In the current employment market, company culture is an important differentiator for organisations looking to recruit and retain top talent. While this fact is well known, employees continue to feel overlooked, unappreciated, unheard, or even bullied. Companies, particularly in the tech sector, who work to foster a positive company culture will reap the rewards, experiencing improved recruitment and retention, higher morale, better teamwork and increased productivity. 

A positive company culture, however, cannot simply be willed into existence. Each day, it must be defined, fostered, lived, demonstrated, and communicated. For new employees, this process doesn’t begin on day one, it actually starts much earlier.

Company Culture and the Tech Sector

The tech sector’s influence on company culture cannot be overlooked. Images of hoodie-wearing CEOs or high-paid employees huddled around the foosball table first served as fodder for pop-culture parody but were actually indicative of things to come. In the broader labour market, work-life balance has increasingly been prioritized by employees, while companies recruit for soft skills in an effort to foster a culture of collaboration and communication.

Defining Your Company Culture

It’s imperative that company culture be communicated to new or potential employees, but before this can be done it must properly be understood internally. Leadership should discuss it openly, and consult with employees throughout the company. 

Does current practice align with stated goals? Oft-competing values and variables such as work-life balance, innovation, teamwork, process, chain of command, individualism and the leeway to experiment should be addressed openly and honestly. This clarity will inform the recruitment and onboarding processes. 

Communicating Company Culture to Candidates

It is important that recruiting with company culture in mind does not become confused with recruiting for homogeneity. In one well known case study from the UK, a company removed all identifiable information including names and age from applicants’ submissions and kept things like hobbies. The existing team were largely cyclists and their human proclivity to homogeneity showed through as most new hires going forward were also cyclists.  Study after study shows the cultural and economic value that diversity of culture and thought brings to the workplace. What is important, however, is that candidates are given a true description of what they can expect when they arrive.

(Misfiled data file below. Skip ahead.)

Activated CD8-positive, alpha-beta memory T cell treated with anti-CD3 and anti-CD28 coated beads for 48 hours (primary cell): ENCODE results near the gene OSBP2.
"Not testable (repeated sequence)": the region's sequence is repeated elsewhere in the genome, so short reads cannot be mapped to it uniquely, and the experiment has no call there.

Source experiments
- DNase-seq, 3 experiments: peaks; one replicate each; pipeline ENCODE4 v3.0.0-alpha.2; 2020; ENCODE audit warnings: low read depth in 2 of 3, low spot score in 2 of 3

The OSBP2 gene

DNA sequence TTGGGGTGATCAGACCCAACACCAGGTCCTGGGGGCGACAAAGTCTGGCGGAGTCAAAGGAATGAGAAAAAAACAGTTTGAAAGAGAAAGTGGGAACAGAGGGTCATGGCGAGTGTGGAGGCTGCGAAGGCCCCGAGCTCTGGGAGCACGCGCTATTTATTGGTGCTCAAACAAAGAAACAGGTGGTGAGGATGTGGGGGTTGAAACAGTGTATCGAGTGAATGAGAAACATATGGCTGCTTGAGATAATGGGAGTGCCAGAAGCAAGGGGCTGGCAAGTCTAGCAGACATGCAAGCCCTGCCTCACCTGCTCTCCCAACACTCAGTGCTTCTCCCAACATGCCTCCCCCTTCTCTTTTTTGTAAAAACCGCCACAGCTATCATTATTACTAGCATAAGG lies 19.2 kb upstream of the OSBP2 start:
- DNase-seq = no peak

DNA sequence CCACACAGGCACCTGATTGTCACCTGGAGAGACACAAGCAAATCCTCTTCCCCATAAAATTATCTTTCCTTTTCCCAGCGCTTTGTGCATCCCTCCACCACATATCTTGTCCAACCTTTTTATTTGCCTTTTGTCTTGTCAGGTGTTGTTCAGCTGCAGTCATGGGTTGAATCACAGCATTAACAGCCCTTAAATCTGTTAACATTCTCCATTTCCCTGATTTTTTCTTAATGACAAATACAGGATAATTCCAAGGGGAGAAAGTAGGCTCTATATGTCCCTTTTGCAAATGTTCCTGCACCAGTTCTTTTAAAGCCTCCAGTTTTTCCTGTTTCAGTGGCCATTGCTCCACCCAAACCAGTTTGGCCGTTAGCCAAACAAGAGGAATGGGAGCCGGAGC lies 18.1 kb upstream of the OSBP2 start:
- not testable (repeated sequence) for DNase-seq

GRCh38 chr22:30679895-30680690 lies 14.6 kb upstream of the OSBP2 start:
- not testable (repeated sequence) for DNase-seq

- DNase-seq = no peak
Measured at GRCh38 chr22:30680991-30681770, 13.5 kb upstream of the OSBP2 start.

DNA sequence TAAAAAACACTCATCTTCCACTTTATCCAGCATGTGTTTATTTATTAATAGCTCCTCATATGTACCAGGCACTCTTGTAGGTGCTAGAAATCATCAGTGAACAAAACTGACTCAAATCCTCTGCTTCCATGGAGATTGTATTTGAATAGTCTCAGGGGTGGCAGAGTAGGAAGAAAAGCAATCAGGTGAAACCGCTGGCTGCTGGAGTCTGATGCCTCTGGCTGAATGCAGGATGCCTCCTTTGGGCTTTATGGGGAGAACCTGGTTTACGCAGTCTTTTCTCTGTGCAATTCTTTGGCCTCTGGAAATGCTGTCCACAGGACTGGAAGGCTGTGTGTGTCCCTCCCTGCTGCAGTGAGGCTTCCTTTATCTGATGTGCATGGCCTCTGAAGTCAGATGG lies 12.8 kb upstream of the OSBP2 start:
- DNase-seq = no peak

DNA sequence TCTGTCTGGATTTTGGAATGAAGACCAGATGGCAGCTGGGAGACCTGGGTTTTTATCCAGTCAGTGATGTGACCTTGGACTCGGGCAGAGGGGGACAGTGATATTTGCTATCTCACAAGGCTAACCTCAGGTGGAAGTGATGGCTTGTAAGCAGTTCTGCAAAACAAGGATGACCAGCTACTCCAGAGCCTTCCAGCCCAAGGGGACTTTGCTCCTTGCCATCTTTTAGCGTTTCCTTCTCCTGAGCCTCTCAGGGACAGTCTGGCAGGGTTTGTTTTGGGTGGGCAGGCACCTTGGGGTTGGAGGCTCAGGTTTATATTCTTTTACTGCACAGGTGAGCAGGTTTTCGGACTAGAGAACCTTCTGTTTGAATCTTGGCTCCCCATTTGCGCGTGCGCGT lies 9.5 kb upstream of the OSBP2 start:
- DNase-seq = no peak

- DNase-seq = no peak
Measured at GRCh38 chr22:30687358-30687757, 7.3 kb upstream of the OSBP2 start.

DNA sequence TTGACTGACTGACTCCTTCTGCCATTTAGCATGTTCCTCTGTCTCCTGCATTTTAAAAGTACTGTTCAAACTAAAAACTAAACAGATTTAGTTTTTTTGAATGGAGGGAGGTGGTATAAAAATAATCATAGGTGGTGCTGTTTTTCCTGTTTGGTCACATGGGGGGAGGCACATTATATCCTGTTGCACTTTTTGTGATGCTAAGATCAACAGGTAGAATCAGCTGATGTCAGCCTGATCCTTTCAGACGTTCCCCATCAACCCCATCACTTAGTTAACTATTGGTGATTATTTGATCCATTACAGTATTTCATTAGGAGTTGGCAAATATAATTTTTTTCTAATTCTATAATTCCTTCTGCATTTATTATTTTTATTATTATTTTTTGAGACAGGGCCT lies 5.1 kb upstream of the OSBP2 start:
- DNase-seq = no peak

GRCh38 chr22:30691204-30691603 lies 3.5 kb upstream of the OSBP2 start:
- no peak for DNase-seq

Technology workers are often drawn to innovative, fast-paced environments, but this does not make them immune to burnout. What measures does your company take to ensure balance? Only when this is communicated accurately can both sides truly decide whether there’s a good fit. 

Job descriptions must also be carefully constructed. Those who arrive at work and are surprised by the day-to-day nature of their job may be disillusioned, leading to poor morale and high turnover, to the detriment of the company as a whole. 

Companies should develop unambiguous materials to showcase company culture in advance. This is done in two ways. First, the things within an organization’s control such as their website, careers page, job descriptions, and social media content they put out. Secondly, the things outside of an organization’s control must be considered, these include third party employer review sites like Glassdoor, employee social media, and product and service review sites like G2. 

Ensuring that an organization is aware of these areas is especially important so you don’t get caught unaware by a well-researched and important hire. Many hiring managers will address negatives directly while aligning expectations with internal realities. Doing so will not only help both parties avoid disappointment, but can help the company stand out from their competitors and attract the interest of more high-calibre candidates. 

Recruiting and Interviewing for Soft Skills

Recruiters have come to realize that it’s easier to retool for hard skills such as technical know-how than it is to instill qualities such as patience, communication skills, and the ability to work in teams. 

Companies that know what so-called ‘soft skills’ they’re looking for in a candidate should be open about it with candidates and in job descriptions. Additionally, psychometric testing is being increasingly used to determine what personality traits candidates will bring to the table. This is another way companies can be proactive about company culture. 

Promote Teamwork and Communication During the Onboarding Process 

Companies that value teamwork and collaboration should demonstrate this during the recruitment and onboarding stages. Having candidates meet team members from various departments will give them a greater sense of company culture and will provide the company with additional perspectives on the candidates. 

After hiring, new employees should be provided with information about the internal communications process and what resources are available to them should they have questions. Mentors and ‘onboarding buddies’ are valuable in helping people learn the ropes and develop professionally, both technically and culturally. 

The more individuals a new hire meets in the early going, and the more they learn about the collaborative environment, the better equipped they will be to contribute to the team as a whole. 

Company culture can no longer be considered a backburner issue, or something that just happens organically. Forward-looking companies in sectors such as tech will benefit greatly when the culture of their workplace is optimized for innovation, problem-solving, and collaboration. Working to achieve this is not an event, but an ongoing process. The earlier it begins, the better, especially for new hires.

Kemp Edmonds is the Managing Director of The Canadian Workplace Culture Index.

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